How private equity is redefining resiliency by incorporating purpose

To truly thrive, the industry should expand its re-evaluation of systems and processes to include a rethinking of its purpose, writes EY’s Andres Saenz.

As the economy attempts to recover, governments and businesses are assessing how the disruption will impact them and their constituents over the long term so that they can make informed decisions about where to invest in order to survive, thrive and contribute to a changed world.

Andres Saenz, EY
Andres Saenz

Private equity firms also face this challenge. And while few industries are as well-positioned to assess the disruption and respond effectively, the pandemic has reinforced the idea that it is time for the industry to redefine what success looks like.

The pandemic is unlike any crisis PE has yet weathered. Beyond its widespread impact on every industry and geography, the covid-19 pandemic has brought environmental, social and corporate governance concerns to the fore, showing that without strong public health, there can be no strong global economy. It has highlighted the impact of human activity on the environment, with viral pictures of less-polluted cities as residents stay at home. Even more so, its disproportionate impact on minorities and the widespread layoffs it has caused have reminded investors just how important the social component of ESG is.

PE firms, like business broadly, must accelerate a shift to purpose-responsible investing. That is, they can no longer focus just on financial performance, but should instead take a broader view – one in which they also invest in support of consumer, human and societal advancement. They must also move beyond the idea that giving back – for example, with pandemic relief funds – is sufficient, toward a new notion of success: “We create shared value with society.”

Moving toward purpose-driven investing

To move toward purpose-driven investing requires adopting new mindsets. For one, limited partners are not the only stakeholder that matters. Instead, a firm’s employees, portfolio company employees, the communities they operate in and society at large deserve significant weight. Similarly, financial returns are not the only measure of a successful investment. While IRRs remain important, social returns are also a critical goal. How much have the firm and its portfolio companies reduced carbon, improved educational outcomes or increased the availability of middle-class jobs in a community?

The industry already has a place where it can look for successful examples of how to adopt these mindsets: impact investing. Impact investors have moved beyond simply incorporating ESG criteria to an explicit active dual mandate that prioritises both economic and social returns and recognises that deals must be a social additive.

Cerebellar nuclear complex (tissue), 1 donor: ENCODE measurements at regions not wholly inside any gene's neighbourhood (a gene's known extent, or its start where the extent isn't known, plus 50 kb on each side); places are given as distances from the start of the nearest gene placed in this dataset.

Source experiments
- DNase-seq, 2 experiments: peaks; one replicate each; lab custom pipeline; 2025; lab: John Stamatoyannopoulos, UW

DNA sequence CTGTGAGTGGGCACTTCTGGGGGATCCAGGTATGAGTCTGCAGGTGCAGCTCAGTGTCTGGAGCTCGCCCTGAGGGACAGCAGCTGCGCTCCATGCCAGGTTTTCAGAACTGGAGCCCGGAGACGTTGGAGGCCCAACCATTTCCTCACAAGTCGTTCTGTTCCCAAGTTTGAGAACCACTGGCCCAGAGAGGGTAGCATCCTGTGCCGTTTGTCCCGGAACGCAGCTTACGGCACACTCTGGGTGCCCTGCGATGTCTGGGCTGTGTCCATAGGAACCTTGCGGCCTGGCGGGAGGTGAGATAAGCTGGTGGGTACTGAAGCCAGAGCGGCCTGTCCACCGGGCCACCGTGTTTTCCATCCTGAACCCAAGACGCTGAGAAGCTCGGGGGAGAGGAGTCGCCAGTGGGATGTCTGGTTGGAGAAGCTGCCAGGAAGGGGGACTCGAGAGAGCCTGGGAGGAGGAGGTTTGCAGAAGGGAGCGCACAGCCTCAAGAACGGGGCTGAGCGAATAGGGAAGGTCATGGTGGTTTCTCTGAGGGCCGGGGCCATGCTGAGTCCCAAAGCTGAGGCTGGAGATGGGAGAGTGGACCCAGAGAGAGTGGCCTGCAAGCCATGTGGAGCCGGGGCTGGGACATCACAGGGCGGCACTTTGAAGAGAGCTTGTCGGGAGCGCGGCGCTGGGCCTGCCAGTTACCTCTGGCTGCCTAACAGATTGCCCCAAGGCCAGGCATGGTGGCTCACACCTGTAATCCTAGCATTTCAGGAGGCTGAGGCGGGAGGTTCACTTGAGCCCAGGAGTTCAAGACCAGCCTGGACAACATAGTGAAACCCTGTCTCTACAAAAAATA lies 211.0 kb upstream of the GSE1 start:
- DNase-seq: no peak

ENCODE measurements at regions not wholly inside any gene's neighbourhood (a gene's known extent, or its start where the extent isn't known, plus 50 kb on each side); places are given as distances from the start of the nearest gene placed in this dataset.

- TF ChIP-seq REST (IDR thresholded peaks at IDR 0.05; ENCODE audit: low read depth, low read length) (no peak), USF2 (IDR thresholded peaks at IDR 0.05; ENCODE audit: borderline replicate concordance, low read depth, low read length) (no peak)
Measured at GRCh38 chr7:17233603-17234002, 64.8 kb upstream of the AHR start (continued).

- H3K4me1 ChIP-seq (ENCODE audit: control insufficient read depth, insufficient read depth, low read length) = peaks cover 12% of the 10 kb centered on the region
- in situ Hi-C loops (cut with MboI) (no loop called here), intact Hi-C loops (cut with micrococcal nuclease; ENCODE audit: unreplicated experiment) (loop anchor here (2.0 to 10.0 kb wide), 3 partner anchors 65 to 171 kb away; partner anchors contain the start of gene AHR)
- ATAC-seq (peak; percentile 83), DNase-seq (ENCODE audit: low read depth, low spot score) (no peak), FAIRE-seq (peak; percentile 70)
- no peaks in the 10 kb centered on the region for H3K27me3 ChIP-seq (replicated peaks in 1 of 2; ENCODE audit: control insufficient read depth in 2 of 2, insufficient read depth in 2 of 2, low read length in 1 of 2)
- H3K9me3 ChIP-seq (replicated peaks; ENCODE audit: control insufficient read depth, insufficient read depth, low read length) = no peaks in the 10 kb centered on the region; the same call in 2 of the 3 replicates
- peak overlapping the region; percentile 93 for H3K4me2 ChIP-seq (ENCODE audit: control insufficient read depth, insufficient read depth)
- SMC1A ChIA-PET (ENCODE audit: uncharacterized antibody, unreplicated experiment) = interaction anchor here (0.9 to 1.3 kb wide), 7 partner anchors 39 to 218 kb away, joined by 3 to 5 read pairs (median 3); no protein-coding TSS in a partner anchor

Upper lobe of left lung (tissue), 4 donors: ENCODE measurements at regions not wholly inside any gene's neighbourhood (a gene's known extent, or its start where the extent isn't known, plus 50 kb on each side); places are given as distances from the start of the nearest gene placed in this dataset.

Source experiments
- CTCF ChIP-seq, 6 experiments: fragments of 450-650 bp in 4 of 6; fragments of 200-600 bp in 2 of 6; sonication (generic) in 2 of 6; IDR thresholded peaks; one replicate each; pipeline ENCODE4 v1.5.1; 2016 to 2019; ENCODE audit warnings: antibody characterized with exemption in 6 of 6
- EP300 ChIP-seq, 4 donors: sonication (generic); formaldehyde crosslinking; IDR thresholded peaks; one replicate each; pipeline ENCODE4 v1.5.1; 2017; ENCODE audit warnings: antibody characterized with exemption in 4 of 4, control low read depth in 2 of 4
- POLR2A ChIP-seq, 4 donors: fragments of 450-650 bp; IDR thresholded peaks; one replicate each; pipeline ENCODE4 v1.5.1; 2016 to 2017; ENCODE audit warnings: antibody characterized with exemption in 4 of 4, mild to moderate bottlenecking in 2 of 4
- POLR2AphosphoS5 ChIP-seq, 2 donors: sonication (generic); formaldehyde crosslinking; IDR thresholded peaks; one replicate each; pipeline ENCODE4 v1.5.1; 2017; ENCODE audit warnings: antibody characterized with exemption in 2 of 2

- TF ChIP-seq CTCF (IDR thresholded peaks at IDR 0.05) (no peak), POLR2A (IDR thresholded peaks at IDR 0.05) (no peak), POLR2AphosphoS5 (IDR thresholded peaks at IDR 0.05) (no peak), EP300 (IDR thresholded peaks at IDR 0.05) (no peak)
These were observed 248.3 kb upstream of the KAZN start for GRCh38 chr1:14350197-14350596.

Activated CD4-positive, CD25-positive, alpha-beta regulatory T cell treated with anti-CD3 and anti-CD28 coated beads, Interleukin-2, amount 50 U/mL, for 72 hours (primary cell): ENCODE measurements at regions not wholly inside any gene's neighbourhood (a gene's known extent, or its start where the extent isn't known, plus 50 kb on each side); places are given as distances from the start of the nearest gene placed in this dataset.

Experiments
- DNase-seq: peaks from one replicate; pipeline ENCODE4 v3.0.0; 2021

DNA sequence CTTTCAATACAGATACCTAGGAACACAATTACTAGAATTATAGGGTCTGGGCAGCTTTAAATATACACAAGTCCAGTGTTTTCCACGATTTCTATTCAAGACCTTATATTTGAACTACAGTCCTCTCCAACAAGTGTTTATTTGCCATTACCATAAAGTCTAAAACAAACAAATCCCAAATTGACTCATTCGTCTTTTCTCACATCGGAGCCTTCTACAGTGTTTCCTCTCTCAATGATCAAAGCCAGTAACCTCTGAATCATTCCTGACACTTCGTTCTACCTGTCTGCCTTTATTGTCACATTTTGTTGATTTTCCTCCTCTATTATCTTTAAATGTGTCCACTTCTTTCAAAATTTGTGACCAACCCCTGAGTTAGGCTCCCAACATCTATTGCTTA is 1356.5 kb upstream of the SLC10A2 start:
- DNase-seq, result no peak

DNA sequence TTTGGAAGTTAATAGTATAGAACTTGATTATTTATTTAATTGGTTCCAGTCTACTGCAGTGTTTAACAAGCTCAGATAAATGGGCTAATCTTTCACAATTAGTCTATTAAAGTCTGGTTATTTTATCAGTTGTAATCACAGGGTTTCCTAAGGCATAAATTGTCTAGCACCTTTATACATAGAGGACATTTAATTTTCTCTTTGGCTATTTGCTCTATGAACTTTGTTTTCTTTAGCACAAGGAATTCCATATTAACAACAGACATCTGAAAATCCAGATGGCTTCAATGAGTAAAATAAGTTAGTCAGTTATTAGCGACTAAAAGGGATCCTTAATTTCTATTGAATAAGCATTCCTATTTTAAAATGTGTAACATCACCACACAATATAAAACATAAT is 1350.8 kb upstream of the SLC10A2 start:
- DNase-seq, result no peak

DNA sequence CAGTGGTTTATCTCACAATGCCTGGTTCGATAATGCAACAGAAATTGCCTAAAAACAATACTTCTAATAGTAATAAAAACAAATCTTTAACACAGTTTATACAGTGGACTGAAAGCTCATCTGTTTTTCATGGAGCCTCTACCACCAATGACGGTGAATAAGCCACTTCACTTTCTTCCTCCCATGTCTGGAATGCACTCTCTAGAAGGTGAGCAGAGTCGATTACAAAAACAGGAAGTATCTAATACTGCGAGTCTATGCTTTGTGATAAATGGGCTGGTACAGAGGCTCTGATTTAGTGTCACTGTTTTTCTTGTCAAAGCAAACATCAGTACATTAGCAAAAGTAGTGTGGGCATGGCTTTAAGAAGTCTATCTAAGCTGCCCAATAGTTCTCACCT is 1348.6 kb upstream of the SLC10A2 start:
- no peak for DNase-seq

With firms conducting reviews of their value propositions and business strategies in light of the pandemic anyway, there is no better time to incorporate purpose-driven investing. Indeed, including purpose-led goal setting as part of the reviews may help solidify their thinking on what changes are most important in areas including investment strategy, technology implementation and hiring.

Investing strategies

Firms are going industry by industry, geography by geography, assessing what has changed due to the pandemic. For instance, they are looking at demand for energy and real estate in light of remote work and adjusting their investment strategies accordingly. But purpose-driven firms will also look at what types of energy investments will best promote a sustainable environment, or what types of real estate investments will help achieve social justice.


The pandemic has crystallised the importance of some technology requirements, such as more standardised reporting across the portfolio. Firms are also considering how they can use “next-gen” technologies such as AI to help cope during the covid-19 crisis. But the purpose-driven firm will also consider how to implement technology to measure its “purpose” metrics and capture all externalities created in the course of business, from social ones such as improved educational outcomes, to environmental ones such as reduced carbon footprints.


Firms are already shifting how they hire in anticipation of new styles of investing such as more corporate carve-outs. Firms additionally are looking for tech-native employees who better understand new technologies. The purpose-driven firm will also aim to build an organisation that reflects society at large, both internally and at the companies it acquires, with better representation of women and minorities.

The PE industry recognises that it is in the middle of a momentous shift that will require all its attention to navigate successfully. The covid-19 pandemic is no small challenge, but periods of change and chaos are when the PE model should stand out as an engine of value, thanks to its flexibility and resilience. To truly thrive, though, the industry would be well-advised to expand its re-evaluation of systems and processes to include a rethinking of its purpose. These days, it isn’t enough for the PE firm to be resilient – its entire ecosystem must be.

Andres Saenz is global private equity leader at EY based in Boston